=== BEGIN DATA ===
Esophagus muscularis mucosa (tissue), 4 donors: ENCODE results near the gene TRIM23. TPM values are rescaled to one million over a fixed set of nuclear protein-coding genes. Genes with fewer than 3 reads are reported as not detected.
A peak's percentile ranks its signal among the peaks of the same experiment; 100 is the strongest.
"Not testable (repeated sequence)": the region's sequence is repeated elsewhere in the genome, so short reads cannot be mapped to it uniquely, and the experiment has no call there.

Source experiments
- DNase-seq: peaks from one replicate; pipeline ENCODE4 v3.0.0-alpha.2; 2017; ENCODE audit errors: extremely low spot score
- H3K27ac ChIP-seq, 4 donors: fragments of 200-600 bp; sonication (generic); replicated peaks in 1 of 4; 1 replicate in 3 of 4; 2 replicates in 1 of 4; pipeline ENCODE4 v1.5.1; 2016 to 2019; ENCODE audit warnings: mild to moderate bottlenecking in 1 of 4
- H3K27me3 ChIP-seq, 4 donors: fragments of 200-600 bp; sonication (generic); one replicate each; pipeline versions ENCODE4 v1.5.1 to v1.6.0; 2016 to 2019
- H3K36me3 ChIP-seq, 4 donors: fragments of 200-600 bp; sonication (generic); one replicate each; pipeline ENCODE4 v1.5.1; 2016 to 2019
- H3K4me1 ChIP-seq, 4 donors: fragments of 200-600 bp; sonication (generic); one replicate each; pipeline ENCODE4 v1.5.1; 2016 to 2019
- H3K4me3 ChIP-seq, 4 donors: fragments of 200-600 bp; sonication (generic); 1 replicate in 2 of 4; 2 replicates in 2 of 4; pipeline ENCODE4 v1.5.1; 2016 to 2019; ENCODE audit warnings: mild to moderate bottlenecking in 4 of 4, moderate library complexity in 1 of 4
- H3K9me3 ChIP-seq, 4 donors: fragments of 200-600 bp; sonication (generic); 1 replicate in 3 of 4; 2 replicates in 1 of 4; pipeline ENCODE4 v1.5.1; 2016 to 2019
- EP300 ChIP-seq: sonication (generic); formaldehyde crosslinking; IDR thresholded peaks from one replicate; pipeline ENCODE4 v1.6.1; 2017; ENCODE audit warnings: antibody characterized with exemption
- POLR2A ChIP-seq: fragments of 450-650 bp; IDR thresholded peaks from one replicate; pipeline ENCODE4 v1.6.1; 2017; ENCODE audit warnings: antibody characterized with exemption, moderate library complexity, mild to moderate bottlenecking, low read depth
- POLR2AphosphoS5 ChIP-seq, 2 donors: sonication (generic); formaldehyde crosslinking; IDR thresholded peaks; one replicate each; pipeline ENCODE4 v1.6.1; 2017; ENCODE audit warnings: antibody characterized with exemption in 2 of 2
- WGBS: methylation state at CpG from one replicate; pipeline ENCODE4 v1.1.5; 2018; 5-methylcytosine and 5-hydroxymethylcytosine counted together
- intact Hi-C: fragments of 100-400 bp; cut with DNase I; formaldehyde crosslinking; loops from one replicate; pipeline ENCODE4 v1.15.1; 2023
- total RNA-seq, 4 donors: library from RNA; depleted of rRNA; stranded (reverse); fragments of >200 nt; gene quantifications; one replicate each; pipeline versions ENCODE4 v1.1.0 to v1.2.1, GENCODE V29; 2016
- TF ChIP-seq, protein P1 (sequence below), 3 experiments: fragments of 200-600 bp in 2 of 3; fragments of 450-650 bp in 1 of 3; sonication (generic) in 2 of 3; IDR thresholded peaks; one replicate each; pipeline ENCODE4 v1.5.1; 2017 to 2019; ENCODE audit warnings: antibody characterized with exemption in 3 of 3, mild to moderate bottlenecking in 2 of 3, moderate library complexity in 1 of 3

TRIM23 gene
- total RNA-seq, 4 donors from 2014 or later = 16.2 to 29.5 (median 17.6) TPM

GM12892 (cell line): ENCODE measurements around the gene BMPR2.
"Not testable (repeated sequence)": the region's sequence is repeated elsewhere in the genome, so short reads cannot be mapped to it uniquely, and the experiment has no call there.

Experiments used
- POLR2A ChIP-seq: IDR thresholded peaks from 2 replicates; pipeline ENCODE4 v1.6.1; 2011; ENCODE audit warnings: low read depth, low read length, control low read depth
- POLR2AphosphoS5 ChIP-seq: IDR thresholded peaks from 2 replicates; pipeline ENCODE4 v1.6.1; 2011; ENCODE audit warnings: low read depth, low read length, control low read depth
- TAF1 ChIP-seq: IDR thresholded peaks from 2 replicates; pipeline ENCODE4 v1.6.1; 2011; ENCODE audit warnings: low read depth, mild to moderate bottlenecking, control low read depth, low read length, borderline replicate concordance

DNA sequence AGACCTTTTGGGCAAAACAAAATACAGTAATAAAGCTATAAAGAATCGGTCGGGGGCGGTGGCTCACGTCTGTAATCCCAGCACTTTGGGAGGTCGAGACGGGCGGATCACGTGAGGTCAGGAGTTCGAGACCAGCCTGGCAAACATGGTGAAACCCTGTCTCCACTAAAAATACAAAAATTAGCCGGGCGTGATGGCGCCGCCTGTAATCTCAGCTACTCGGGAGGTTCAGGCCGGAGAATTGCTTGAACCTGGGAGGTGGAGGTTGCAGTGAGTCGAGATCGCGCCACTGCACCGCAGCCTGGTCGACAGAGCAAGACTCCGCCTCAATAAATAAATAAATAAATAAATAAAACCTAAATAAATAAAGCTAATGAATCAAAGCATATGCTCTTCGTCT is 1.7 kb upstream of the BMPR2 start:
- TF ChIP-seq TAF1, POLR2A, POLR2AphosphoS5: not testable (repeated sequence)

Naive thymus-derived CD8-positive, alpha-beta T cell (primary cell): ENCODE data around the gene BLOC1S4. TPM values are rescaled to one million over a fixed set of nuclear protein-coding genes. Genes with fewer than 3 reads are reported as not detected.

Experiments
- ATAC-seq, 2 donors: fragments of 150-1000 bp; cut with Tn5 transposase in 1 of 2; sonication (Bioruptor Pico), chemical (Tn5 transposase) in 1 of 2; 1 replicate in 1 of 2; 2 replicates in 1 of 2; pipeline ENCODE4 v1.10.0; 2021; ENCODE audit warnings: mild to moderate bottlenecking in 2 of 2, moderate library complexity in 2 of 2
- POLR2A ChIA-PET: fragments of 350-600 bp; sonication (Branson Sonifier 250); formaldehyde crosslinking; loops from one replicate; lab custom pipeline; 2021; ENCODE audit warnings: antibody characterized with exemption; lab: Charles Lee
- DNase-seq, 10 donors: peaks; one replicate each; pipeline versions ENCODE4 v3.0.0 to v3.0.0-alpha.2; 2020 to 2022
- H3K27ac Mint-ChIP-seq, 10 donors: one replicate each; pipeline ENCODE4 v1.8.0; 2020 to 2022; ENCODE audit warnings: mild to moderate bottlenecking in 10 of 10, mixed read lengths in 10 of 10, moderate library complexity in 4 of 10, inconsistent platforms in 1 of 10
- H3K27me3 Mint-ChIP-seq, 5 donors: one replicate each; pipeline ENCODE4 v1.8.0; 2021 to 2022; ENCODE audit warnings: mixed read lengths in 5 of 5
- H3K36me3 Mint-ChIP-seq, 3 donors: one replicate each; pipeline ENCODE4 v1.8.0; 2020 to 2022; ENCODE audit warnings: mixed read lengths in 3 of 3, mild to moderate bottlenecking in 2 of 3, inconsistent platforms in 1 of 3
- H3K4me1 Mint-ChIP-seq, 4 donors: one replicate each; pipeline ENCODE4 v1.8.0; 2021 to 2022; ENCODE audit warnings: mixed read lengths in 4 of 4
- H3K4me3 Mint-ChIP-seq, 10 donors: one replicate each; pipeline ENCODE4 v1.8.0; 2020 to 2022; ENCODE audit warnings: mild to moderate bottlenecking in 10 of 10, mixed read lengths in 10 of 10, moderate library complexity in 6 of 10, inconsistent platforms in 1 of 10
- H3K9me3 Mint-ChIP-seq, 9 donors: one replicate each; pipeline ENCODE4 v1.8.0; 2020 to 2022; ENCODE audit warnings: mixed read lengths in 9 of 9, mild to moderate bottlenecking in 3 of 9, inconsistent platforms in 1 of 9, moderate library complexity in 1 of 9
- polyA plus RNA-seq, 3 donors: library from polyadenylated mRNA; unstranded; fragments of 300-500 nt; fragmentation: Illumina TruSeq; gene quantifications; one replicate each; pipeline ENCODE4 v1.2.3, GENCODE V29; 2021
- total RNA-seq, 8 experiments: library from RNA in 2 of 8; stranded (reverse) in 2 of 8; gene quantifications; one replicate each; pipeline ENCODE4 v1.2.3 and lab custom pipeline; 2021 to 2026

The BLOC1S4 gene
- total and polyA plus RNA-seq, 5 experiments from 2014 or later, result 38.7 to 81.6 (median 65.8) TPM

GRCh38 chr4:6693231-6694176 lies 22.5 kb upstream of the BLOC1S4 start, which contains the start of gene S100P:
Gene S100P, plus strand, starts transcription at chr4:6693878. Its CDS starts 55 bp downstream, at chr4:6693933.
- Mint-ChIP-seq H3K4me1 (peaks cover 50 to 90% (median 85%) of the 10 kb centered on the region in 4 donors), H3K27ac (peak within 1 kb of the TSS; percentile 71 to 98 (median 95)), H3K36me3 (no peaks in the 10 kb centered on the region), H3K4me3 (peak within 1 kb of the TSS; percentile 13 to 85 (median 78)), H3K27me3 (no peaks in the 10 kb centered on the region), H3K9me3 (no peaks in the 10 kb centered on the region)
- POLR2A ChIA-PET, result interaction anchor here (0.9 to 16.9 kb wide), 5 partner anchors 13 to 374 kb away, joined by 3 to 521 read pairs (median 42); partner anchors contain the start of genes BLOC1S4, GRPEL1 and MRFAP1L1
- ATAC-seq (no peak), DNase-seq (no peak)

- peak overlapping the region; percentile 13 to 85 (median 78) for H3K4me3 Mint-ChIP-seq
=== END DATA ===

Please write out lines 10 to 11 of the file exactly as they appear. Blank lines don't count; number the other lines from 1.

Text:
- H3K4me3 ChIP-seq, 4 donors: fragments of 200-600 bp; sonication (generic); 1 replicate in 2 of 4; 2 replicates in 2 of 4; pipeline ENCODE4 v1.5.1; 2016 to 2019; ENCODE audit warnings: mild to moderate bottlenecking in 4 of 4, moderate library complexity in 1 of 4
- H3K9me3 ChIP-seq, 4 donors: fragments of 200-600 bp; sonication (generic); 1 replicate in 3 of 4; 2 replicates in 1 of 4; pipeline ENCODE4 v1.5.1; 2016 to 2019